As a footballer. For all his achieved. And for his age. Bale is being urged by many inside Spanish football not to quit Europe. Yes, his time with Real Madrid has come to an end. Zinedine Zidane made sure of that in Houston on Sunday. Even his most fervent supporters in the press, the opinion makers of both Marca and AS in Madrid, branding the Real coach's words as "brutal" even "crude".
Zidane tried walking it back yesterday, insisting he was prepared to work with Bale "whatever happens". But no matter the excuses about his Spanish, he left no-one in doubt about the situation after defeat to Bayern Munich.
He didn't get his wish that Bale would be gone "in 24 or 48 hours", but as Zidane says "there will be a change. It's best for everyone".
For those close to the club - and president Florentino Perez - that "change" for Bale will involve China, where several local Premier League clubs have been pushing Real to do business over a 'cost-effective' fee for the Welshman since the end of last season.
But at 29. And at the peak of his powers. For many Real identities, the thought of seeing Bale lost to Europe is ridiculous. And to be fair, it was an opinion shared by the player - and Florentino - just a month ago.
It was in June when Chinese interest really firmed up. This column being told Shanghai Shenhua made an approach to Florentino about opening formal negotiations for Bale. They had the money. And the motivation. Shanghai Shenhua were determined to buy a big attacking name from Europe - with Bale the priority. But the approach was turned down. And by Florentino. Bale later being informed of the stand. For their part, Shanghai Shenhua switched sights to Italy and ferried Stephan El Shaawary away from AS Roma just days later.
Now, thanks to Zidane's words, Jiangsu Suning and Beijing Guoan have come forward. With the latter, as it's being claimed both in China and in the UK, willing to better Bale's Madrid wages to the tune of £1m-a-week.
Crazy money. Perhaps irresistible money. But in Spain, no matter how his relationship with Real is viewed, Bale is being encouraged not give up on his European career just yet.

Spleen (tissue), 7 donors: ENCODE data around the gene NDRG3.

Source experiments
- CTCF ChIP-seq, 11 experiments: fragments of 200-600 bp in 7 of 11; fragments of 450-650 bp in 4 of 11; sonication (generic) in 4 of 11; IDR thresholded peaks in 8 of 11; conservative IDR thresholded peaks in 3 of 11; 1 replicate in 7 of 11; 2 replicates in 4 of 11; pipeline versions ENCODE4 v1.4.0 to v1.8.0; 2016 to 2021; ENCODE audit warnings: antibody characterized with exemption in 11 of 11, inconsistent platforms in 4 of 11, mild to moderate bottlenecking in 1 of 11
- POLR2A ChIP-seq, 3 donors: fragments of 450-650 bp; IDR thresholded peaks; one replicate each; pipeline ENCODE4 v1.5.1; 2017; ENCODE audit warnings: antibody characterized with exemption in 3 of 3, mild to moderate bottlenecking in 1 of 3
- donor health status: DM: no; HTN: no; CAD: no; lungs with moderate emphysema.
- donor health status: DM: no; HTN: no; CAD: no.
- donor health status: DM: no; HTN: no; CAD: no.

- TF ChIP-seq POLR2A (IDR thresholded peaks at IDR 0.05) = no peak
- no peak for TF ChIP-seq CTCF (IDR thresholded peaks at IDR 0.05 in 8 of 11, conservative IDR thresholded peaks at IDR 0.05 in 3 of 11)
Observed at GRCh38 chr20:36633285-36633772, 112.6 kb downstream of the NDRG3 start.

Former Real coach Benito Floro insists Bale "remains a great player" and if he "can't succeed at Real Madrid, the best thing is to succeed elsewhere". Pablo Franco, who worked with Bale as Julen Lopetegui's assistant coach, went further, insisting it was too soon for Bale to consider the Far East.
"It surprises me that a player like him would go to play there," declared Franco, who also raised a topic which has been lost in all this.
Currently working in Kuwait, Franco revealed Bale had offers - good offers - to leave a year ago. But the attacker chose to stay and take on "more responsibility" after seeing Cristiano Ronaldo quit for Juventus. A gesture which has gone unacknowledged until now.
"There was a lot of interest in him while we were there," recalled Franco on Monday, speaking on Seville radio. "He felt that he could be important after Cristiano left and he wanted to have more responsibility."
That commitment. That show of loyalty to the club in the aftermath of the Ronaldo chaos. Well, we're now seeing how it's being repaid. Rumours. Speculation. That's one thing. Especially as Bale doesn't read the Spanish press. But he knew something was up well before Zidane's decision to go public.
It may not have been a deliberate act, but Zidane knew the dismissal of physio Jamie Benito would hit Bale hard. Beyond even Luka Modric, Benito was the closest person to Bale inside the club. The Welshman even dedicating a goal to the physio last season. In an environment where every aspect of a player's happiness is accommodated, there was no misinterpreting the message for Bale with Benito's dismissal.
Isolated. Publicly unwanted. It is only a matter of time before Bale and Real Madrid split. And while it does appear China offers the only realistic option for the Wales captain. Choosing the Far East doesn't have to mean the end to his European career.
The interest of Jiangsu Suning raises the prospect of Bale following Ronaldo to Italy this new season. It's fantasy calcio for now. But the Italian press will soon catch on. A contract with Jiangsu Suning can involve Suning's Serie A club, Inter Milan. There's next to nothing preventing Jiangsu Suning from buying Bale. Putting him on a fat contract. And then loaning him to Inter for zero fee and zero percentage of his wages. All in time for the September transfer deadline.
The likes of Bayern Munich, even Florentino and Real Madrid, will kick up a fuss. But so what? Italian football has been taking a beating from the rest of Europe for too long. It's high time they made FIFA's regulations work for them.
As mentioned, this, for now, is fantasy stuff. But it is an angle. An achievable one. And just the move to satisfy those Real Madrid identities urging Bale not to write off his European career just yet.